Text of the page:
The United States thrashed Guatemala on Tuesday, battering them to the tune of a 4-0 win in Columbus. It was a much-needed result, a reprieve from the misery of their loss to Guatemala last Friday. Jurgen Klinsmann was doubtlessly happy with the win under the circumstances, but what did the match really do for the USMNT?
There were definitely a lot of positive things for the national team to take away from this match, lessons to learn and build from. At the point in their development the USMNT appears to be at, that's an invaluable thing, but only if they learn those lessons. They need to recognize some of the flaws they still display, the things they've gotten away with and can't rely on going their way in the future.
What the USMNT can build on
- Using players in their actual positions and roles: It's amazing how much of an impact something so seemingly simple as playing guys where they're best at playing can have. Just that easy measure has a remarkable domino effect. Guys who don't have to overthink their role or worry about covering the guy next to them when he makes a mistake play, can react and play more naturally. That allows instinctual play and a greater work rate, just like we saw against Guatemala.
- Using a shape that suits the team: Shifting from that bizarre, quasi-4-4-2 that the USMNT used on Friday to a 4-3-3 had a dramatic effect on the side. It was much more balanced approach for the team, one well-suited to most of the talents on the pitch. Especially in central midfield, where adding a third man allowed Michael Bradley to play more freely without sacrificing anything in any phase of the game, which in turn helped the team as a whole play better.
- Utilizing the high press: Too often over the last few years, including last Friday, we've seen the United States forego using the high press even against teams that were practically begging for them to press high and disrupt their defenses.This time they did it, and what do you know! It worked! Especially when the USMNT is running with high-energy forwards like Clint Dempsey, Bobby Wood and Gyasi Zardes, pressuring their opponent high up the pitch is a natural extension of their style. It helps shorten the field on attack, and being able to create mistakes to exploit is always a plus.
What they can't count on again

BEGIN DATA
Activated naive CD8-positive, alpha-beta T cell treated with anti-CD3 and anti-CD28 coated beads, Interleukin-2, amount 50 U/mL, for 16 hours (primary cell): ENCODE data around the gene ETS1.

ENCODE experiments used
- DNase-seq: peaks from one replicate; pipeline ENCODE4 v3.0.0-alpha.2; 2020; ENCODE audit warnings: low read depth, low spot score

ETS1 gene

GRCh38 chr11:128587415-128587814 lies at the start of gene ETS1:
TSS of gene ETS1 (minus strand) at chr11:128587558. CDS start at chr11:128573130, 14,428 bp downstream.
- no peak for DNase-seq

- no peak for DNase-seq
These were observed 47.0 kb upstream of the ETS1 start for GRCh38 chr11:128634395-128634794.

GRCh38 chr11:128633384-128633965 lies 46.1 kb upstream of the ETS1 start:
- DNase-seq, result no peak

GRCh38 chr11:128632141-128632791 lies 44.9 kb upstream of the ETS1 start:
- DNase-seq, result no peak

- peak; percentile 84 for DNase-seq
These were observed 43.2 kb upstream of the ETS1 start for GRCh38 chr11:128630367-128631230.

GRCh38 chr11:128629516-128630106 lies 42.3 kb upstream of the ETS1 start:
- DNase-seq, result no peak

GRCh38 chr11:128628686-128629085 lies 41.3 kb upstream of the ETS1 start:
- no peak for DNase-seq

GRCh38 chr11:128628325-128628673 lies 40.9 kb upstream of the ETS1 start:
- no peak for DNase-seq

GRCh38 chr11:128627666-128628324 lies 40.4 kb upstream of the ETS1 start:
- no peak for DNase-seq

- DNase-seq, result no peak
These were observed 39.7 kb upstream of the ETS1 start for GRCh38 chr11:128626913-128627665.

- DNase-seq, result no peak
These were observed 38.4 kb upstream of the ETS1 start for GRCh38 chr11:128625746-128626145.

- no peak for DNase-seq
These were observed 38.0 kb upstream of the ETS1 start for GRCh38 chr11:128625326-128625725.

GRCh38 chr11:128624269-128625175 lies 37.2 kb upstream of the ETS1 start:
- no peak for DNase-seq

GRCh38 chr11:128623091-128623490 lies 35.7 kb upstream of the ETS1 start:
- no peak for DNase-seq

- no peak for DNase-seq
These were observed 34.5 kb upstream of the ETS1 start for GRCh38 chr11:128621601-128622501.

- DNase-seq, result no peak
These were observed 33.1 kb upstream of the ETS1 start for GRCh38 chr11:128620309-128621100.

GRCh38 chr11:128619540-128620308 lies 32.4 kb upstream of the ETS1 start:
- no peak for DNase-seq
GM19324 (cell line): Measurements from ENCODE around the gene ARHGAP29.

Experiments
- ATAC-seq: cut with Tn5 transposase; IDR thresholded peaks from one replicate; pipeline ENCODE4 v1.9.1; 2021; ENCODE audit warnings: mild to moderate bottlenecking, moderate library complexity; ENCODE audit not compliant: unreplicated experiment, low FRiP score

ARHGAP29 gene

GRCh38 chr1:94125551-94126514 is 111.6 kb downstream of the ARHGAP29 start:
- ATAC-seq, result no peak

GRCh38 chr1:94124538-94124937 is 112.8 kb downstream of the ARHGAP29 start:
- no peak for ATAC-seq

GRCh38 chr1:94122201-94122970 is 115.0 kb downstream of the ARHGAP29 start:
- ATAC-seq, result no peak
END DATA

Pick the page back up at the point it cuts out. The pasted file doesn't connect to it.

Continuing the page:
- A defense as bad as Guatemala's: Make no mistake, while the USMNT played well, the Guatemala defense was absolute garbage. So was their midfield, for that matter. They made mistake after mistake, both on the ball and in who and how they chose to mark when the US had the ball. Even a passably decent defense would easily have prevented at least two if not three of the Americans' goals, so expecting an emphatic final result like this against better teams isn't realistic without a better overall performance.
- Not getting punished for poor first touches: Speaking of needing to improve their overall performance, can we talk about the USMNT's collective first touch for a minute? It stank. Badly. Missed touches by Zardes inadvertently set up two of the goals, but for the rest of the match his stone feet were knocking balls anywhere but where he needed them to be. He was far from alone, too -- all of Michael Bradley, Graham Zusi, Bobby Wood and Edgar Castillo had numerous shocking touches. Most teams would punish that far more thoroughly than Guatemala were capable of on Tuesday night.
- Not getting punished by Kyle Beckerman's lack of pace: He can barely move anymore. Guatemala lacked the kind of midfielders to exploit this, but most teams in CONCACAF have them. Beckerman's been a great servant to the national team and he certainly came in handy in this match, but his time is done. Move Geoff Cameron into midfield -- he plays very well there for Stoke City whenever they need him to, so there's no "out of position" issue -- and start John Brooks in defense. Use a mix of Omar Gonzalez, Matt Besler and Steve Birnbaum as his partner, and you've got a couple of big holes in the side sorted out.
The result was positive and a good sign for the USMNT considering last week's match, but there's still more work to be done. Klinsmann and company cannot afford to rest on their laurels now -- their World Cup qualification standing is in better shape now than before this match, but a place in the Hex isn't guaranteed yet, nor is getting through it. How the USMNT performs in the Copa America Centenario this summer will be a good measuring stick for how far they've come. If they've learned their lessons from this international break, we could get some more encouraging signs -- and if they didn't, then our frustration may just be beginning.